Legends

Legends are the first element found in fieldsets and provide a label for the grouped fields. For example, when dealing with a group of checkboxes, one might put them inside a fieldset with a legend being something like, "Choose your favorite fruits". When screen readers read this, rather than hearing a bunch of random fruits/checkboxes, they'll have context.

Labels

Labels are crucial to form accessibility and usability. Without labels, screen readers - and therefore users - would have no idea what a form field is for. One label should always accompany one form field. This is not to say that the label must always be visually present. In some cases it might be best to hide the label off-screen (i.e., absolutely positioned, not hidden).

Inputs, Select, Textareas

Forms would hardly be forms without form fields. These include text, textarea, select, checkboxes, radio buttons, and a whole slew of new input types, such as range, toggles, and more. Each input should have an accompanying label identifying what the form field is looking for.

One very, very important note regarding form fields: designers often like to hide or change the focus ring that is default to browsers. This makes it extremely difficult, if not impossible, for visually impaired or keyboard-only users to identify their location on the page. UXI advises not disabling or altering these focus rings.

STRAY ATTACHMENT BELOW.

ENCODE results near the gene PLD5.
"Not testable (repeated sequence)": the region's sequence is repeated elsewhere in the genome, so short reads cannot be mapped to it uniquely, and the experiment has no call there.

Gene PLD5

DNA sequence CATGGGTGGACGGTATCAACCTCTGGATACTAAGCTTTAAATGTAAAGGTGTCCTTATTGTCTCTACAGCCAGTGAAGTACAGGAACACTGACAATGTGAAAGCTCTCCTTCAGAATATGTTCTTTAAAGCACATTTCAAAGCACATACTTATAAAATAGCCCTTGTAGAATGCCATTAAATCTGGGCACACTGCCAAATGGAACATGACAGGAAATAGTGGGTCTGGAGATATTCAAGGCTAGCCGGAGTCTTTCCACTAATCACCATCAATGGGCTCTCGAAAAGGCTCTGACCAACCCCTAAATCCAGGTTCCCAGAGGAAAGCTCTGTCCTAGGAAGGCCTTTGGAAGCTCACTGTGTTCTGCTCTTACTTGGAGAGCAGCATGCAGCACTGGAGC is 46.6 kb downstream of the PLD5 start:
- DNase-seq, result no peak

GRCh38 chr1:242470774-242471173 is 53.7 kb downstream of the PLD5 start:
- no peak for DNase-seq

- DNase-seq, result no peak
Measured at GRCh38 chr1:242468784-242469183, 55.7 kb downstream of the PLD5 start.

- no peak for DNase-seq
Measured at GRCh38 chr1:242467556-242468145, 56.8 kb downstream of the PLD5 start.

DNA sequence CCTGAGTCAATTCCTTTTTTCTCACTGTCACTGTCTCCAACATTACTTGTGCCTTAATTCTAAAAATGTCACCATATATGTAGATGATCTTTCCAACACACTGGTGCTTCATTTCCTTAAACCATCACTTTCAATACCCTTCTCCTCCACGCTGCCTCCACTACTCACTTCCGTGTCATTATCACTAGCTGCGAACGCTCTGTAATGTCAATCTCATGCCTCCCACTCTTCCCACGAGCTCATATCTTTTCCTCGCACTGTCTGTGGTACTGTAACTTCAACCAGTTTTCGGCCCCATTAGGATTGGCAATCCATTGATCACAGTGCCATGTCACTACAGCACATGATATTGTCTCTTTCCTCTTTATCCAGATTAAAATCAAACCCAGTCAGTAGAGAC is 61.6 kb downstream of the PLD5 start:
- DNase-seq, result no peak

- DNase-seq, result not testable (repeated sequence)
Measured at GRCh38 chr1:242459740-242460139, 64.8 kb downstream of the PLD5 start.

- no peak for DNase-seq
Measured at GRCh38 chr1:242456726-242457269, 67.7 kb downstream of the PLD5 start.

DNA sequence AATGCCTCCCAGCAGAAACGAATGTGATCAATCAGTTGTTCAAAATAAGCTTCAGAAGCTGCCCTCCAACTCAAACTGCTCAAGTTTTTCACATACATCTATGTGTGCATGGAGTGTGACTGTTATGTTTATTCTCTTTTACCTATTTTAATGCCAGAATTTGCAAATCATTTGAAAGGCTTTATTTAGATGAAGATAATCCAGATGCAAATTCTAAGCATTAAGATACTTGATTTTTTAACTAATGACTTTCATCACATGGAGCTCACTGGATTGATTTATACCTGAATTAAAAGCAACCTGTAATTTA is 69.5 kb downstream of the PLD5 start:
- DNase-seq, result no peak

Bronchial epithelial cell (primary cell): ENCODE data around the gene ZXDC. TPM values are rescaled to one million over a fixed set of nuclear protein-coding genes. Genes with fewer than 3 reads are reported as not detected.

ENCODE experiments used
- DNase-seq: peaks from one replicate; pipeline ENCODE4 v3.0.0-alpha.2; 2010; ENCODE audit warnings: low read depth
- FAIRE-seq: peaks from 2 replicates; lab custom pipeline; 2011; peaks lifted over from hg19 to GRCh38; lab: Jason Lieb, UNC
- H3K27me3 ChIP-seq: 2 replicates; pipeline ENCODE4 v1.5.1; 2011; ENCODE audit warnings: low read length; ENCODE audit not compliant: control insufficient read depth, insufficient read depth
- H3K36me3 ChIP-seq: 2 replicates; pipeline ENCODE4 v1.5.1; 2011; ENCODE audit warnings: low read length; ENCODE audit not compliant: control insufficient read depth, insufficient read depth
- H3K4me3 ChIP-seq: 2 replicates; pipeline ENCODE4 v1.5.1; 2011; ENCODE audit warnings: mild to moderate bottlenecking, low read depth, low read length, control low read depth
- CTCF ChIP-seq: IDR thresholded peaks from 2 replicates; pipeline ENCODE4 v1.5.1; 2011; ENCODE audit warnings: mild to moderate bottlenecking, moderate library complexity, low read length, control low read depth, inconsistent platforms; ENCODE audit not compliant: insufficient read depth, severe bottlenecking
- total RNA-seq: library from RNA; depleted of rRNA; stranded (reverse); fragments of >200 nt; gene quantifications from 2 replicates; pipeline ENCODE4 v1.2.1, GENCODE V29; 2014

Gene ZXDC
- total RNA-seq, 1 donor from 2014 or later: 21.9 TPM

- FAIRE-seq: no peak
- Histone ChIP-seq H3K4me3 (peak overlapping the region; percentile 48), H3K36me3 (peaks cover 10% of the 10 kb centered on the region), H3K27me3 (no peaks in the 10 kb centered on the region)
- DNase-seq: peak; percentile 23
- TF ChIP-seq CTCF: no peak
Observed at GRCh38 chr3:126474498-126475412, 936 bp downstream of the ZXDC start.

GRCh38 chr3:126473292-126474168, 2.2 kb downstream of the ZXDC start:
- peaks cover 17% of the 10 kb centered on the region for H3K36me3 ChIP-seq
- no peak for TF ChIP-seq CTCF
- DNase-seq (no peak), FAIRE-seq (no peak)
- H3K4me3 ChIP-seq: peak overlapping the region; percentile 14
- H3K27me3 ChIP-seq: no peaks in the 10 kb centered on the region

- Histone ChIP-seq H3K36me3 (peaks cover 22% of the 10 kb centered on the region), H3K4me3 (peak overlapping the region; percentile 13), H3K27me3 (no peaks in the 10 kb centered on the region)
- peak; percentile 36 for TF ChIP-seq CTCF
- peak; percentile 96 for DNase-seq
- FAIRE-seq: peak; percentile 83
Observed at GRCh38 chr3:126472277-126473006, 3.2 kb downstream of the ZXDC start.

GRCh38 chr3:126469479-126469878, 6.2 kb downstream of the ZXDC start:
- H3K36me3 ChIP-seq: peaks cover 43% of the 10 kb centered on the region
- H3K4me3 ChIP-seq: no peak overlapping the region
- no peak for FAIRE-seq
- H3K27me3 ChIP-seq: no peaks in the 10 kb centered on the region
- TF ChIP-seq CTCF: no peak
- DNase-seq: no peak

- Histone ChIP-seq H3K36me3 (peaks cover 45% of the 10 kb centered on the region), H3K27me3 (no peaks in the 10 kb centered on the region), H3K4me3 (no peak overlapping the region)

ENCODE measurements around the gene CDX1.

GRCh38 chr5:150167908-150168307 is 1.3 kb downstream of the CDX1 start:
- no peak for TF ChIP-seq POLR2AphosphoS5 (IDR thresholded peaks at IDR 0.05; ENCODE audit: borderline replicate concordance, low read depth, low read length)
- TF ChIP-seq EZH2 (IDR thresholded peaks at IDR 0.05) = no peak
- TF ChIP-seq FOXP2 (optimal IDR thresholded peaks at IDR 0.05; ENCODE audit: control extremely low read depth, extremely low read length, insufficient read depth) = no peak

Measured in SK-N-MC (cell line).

Buttons

Please see the Buttons component specification for more information.

Icons

Please see the Iconography component specification for more information.

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idtype-recommendations
labelTypography recommendations

Typography recommendations

Headings

When using headings, we advise...

  • Maintain visual size hierarchy. An h1 should be bigger than an h2 which should be bigger than an h3. For headings h4, h5, and h6, you may use visual weight to differentiate level rather than size.
  • Maintain structural order. An h1 should come first and there should ideally only be one h1 on the page. You may have any number of h2's and so on, but only after the preceding structural heading has been used.